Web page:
Elites and indigeneity

In my article, I show what two Ghanaian-born intellectuals made of the continent’s problems and how to fix them during the 1980s-1990s. They are the South African based social scientist Kwesi K. Prah and the US based economist George N.B. Ayittey. They both left Ghana in the 1970s under the Acheampong military regime.

The solutions they offered were shaped by their different standpoints and intentions.

The two fell on different sides of the intellectual divide. Left-leaning Prah looked to language as a solution to development, ending neocolonial tendencies. Liberal Ayittey argued that postcolonial African elites had betrayed the African people through corruption and diasporic rule funded through foreign aid.

Prah’s thinking was shaped by language debates taking place in South Africa at the time. It was also shaped by theories of dependency between old colonial powers and their former colonies. He stressed how using indigenous languages had the potential to break the connections between African and foreign countries and their elites. In his view, the mother tongue was the foundation for personal and societal innovation.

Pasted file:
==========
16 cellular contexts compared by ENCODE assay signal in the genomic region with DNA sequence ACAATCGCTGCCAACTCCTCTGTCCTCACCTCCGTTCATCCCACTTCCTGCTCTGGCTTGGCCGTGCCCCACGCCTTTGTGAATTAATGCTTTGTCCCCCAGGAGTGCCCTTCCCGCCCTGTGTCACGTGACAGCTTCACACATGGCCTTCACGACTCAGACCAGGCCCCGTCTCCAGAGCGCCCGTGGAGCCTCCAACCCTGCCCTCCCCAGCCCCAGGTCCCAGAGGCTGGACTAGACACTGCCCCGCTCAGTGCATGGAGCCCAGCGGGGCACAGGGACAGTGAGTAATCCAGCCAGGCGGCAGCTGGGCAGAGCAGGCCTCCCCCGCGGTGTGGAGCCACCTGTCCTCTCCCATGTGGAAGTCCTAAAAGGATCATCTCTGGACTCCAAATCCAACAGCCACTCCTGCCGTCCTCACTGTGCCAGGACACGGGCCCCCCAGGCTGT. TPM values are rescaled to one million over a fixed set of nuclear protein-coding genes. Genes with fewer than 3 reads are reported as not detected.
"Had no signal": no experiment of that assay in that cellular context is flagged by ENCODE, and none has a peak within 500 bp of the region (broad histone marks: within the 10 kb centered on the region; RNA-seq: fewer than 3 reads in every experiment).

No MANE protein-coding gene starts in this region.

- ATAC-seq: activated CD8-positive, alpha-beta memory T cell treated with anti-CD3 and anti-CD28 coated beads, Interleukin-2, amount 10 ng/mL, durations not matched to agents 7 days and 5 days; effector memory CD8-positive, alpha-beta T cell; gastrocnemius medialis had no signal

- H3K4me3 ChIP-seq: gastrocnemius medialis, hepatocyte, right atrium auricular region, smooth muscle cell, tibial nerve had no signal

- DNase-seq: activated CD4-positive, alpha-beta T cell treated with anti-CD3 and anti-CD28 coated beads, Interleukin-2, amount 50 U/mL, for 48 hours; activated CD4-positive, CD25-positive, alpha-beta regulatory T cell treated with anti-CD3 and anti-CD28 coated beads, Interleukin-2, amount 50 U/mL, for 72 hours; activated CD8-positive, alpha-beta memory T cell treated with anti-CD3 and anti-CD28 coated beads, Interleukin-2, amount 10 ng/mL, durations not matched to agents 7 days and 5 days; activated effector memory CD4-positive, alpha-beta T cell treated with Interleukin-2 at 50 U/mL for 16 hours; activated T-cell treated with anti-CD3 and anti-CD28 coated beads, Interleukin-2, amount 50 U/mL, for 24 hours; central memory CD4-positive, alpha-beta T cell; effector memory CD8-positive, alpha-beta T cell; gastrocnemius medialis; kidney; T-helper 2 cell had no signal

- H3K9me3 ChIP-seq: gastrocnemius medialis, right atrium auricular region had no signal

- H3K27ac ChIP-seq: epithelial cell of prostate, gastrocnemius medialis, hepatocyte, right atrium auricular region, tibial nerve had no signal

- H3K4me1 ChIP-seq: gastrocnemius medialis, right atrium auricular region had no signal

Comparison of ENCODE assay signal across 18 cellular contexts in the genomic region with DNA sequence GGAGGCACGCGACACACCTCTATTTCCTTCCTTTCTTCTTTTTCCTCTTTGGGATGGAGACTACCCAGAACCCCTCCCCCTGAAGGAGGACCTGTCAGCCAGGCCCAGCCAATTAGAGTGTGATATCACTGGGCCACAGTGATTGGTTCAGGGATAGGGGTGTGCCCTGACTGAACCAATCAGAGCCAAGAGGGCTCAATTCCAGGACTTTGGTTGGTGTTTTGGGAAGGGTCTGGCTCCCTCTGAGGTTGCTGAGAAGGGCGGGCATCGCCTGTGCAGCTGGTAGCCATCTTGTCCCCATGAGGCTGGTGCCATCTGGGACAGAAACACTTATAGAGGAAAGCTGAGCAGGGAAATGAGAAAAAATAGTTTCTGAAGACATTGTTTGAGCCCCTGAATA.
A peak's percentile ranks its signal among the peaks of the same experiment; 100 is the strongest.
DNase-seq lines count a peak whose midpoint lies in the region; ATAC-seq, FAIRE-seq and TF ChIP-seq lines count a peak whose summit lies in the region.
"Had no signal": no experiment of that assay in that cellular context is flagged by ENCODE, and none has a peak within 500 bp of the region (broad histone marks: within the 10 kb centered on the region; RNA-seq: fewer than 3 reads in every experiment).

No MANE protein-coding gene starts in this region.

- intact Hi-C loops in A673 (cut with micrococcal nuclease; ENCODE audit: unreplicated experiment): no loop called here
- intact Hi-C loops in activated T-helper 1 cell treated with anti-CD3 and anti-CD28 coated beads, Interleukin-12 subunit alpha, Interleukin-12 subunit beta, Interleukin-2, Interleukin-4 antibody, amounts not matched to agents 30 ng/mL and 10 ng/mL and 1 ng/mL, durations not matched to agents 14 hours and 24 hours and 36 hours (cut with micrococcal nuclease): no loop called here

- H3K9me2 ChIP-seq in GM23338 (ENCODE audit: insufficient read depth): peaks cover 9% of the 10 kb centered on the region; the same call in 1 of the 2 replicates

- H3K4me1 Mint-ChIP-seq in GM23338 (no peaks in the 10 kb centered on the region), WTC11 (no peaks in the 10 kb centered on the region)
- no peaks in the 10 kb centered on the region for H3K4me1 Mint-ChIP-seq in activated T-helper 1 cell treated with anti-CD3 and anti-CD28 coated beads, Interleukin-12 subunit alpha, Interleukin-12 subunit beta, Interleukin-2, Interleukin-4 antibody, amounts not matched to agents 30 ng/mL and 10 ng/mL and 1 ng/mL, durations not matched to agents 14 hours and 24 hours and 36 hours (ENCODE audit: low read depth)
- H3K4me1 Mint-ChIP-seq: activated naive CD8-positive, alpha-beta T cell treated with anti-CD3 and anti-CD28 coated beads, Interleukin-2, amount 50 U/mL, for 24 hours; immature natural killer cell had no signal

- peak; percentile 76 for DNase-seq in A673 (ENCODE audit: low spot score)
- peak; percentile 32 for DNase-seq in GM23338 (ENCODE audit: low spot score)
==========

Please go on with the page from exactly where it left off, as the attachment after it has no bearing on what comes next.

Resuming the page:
Ayittey depicted precolonial Africa as democratic and capitalist. He emphasised that only through indigenous African institutions (such as chieftaincies) and free markets, free trade and entrepreneurship – which he argued were precolonial African values – could the grip of elites on the people be loosened. Provocatively, he called these elites black neocolonialists.

Thus, both Prah and Ayittey critiqued African postcolonial elites and upheld the importance of African indigeneity, but with very different purposes.

The divide among intellectuals – in this case Ghanaian – clearly shaped the debates of the 1980s-1990s. Both thinkers used concepts such as development, indigeneity and neocolonialism to portray different conceptions of the unequal condition of the world – and how to resolve this.

The 1980s also saw a ‘neoliberal turn’ as the World Bank and the IMF rolled out Structural Adjustment Programmes. A focus on ‘internal issues’, such as leadership mismanagement and the need to restructure ‘failed’ African states, shaped economic policies across the continent. This was in line with parts of Ayittey’s controversial criticism. And, in effect, it brought with it a reliance on foreign experts, funds and the free market – still, to some extent, effective today. A reliance on foreign models which both Prah and Ayittey criticised at the time from different angles.

A lingering problem

But the desired turnaround has not yet been fully reached. The most recent Human Development Index reveals many bottom-ranking countries are in Africa.

Although global income inequality between countries has been decreasing recently, within-country inequality is on the rise. According to leading inequality economists Thomas Piketty and Lucas Chancel today’s levels of inequality are similar to those of the early 20th century.

Studying intellectuals like Prah and Ayittey reminds us of ideas which might give us the historical perspective to act on related current issues.

The Conversation

Mélanie Lindbjerg Guichon receives funding from Independent Research Fund Denmark under Grant 8047-00068B.